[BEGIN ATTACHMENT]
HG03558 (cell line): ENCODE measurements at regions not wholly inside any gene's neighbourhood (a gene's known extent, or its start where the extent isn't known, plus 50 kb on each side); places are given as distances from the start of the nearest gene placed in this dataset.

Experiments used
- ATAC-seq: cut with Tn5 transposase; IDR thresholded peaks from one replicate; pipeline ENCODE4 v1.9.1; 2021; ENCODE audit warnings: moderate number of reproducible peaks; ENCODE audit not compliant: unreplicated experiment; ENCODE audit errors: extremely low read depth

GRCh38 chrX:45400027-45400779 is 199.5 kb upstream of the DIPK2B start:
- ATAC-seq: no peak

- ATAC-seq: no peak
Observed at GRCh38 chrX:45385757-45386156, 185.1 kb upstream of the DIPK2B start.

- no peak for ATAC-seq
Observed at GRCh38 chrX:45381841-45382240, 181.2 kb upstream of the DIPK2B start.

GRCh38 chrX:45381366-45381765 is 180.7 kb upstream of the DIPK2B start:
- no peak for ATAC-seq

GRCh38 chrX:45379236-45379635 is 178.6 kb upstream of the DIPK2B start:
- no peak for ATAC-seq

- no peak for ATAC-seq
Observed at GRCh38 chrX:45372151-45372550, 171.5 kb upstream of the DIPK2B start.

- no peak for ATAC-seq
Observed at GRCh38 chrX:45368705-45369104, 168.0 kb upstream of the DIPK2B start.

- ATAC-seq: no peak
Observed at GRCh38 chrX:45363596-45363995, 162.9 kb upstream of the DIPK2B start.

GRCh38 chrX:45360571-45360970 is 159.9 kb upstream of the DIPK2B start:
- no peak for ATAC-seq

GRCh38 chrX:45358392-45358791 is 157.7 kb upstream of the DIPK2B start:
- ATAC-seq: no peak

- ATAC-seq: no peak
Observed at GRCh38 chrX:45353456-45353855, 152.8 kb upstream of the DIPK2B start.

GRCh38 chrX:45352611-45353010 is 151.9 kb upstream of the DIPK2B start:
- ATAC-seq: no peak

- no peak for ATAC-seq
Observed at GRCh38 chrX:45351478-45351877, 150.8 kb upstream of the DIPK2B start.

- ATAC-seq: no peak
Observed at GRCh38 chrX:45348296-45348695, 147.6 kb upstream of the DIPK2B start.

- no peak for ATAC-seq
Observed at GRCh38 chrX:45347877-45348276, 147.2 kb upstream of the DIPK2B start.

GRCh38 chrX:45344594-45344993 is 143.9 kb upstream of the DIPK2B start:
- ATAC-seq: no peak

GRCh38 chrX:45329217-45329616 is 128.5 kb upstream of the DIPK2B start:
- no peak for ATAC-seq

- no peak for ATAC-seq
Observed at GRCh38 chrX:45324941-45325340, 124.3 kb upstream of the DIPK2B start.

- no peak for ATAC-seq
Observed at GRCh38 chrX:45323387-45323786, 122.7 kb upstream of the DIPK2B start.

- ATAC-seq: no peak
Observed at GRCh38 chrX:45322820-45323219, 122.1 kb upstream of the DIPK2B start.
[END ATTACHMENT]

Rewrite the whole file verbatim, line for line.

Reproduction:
HG03558 (cell line): ENCODE measurements at regions not wholly inside any gene's neighbourhood (a gene's known extent, or its start where the extent isn't known, plus 50 kb on each side); places are given as distances from the start of the nearest gene placed in this dataset.

Experiments used
- ATAC-seq: cut with Tn5 transposase; IDR thresholded peaks from one replicate; pipeline ENCODE4 v1.9.1; 2021; ENCODE audit warnings: moderate number of reproducible peaks; ENCODE audit not compliant: unreplicated experiment; ENCODE audit errors: extremely low read depth

GRCh38 chrX:45400027-45400779 is 199.5 kb upstream of the DIPK2B start:
- ATAC-seq: no peak

- ATAC-seq: no peak
Observed at GRCh38 chrX:45385757-45386156, 185.1 kb upstream of the DIPK2B start.

- no peak for ATAC-seq
Observed at GRCh38 chrX:45381841-45382240, 181.2 kb upstream of the DIPK2B start.

GRCh38 chrX:45381366-45381765 is 180.7 kb upstream of the DIPK2B start:
- no peak for ATAC-seq

GRCh38 chrX:45379236-45379635 is 178.6 kb upstream of the DIPK2B start:
- no peak for ATAC-seq

- no peak for ATAC-seq
Observed at GRCh38 chrX:45372151-45372550, 171.5 kb upstream of the DIPK2B start.

- no peak for ATAC-seq
Observed at GRCh38 chrX:45368705-45369104, 168.0 kb upstream of the DIPK2B start.

- ATAC-seq: no peak
Observed at GRCh38 chrX:45363596-45363995, 162.9 kb upstream of the DIPK2B start.

GRCh38 chrX:45360571-45360970 is 159.9 kb upstream of the DIPK2B start:
- no peak for ATAC-seq

GRCh38 chrX:45358392-45358791 is 157.7 kb upstream of the DIPK2B start:
- ATAC-seq: no peak

- ATAC-seq: no peak
Observed at GRCh38 chrX:45353456-45353855, 152.8 kb upstream of the DIPK2B start.

GRCh38 chrX:45352611-45353010 is 151.9 kb upstream of the DIPK2B start:
- ATAC-seq: no peak

- no peak for ATAC-seq
Observed at GRCh38 chrX:45351478-45351877, 150.8 kb upstream of the DIPK2B start.

- ATAC-seq: no peak
Observed at GRCh38 chrX:45348296-45348695, 147.6 kb upstream of the DIPK2B start.

- no peak for ATAC-seq
Observed at GRCh38 chrX:45347877-45348276, 147.2 kb upstream of the DIPK2B start.

GRCh38 chrX:45344594-45344993 is 143.9 kb upstream of the DIPK2B start:
- ATAC-seq: no peak

GRCh38 chrX:45329217-45329616 is 128.5 kb upstream of the DIPK2B start:
- no peak for ATAC-seq

- no peak for ATAC-seq
Observed at GRCh38 chrX:45324941-45325340, 124.3 kb upstream of the DIPK2B start.

- no peak for ATAC-seq
Observed at GRCh38 chrX:45323387-45323786, 122.7 kb upstream of the DIPK2B start.

- ATAC-seq: no peak
Observed at GRCh38 chrX:45322820-45323219, 122.1 kb upstream of the DIPK2B start.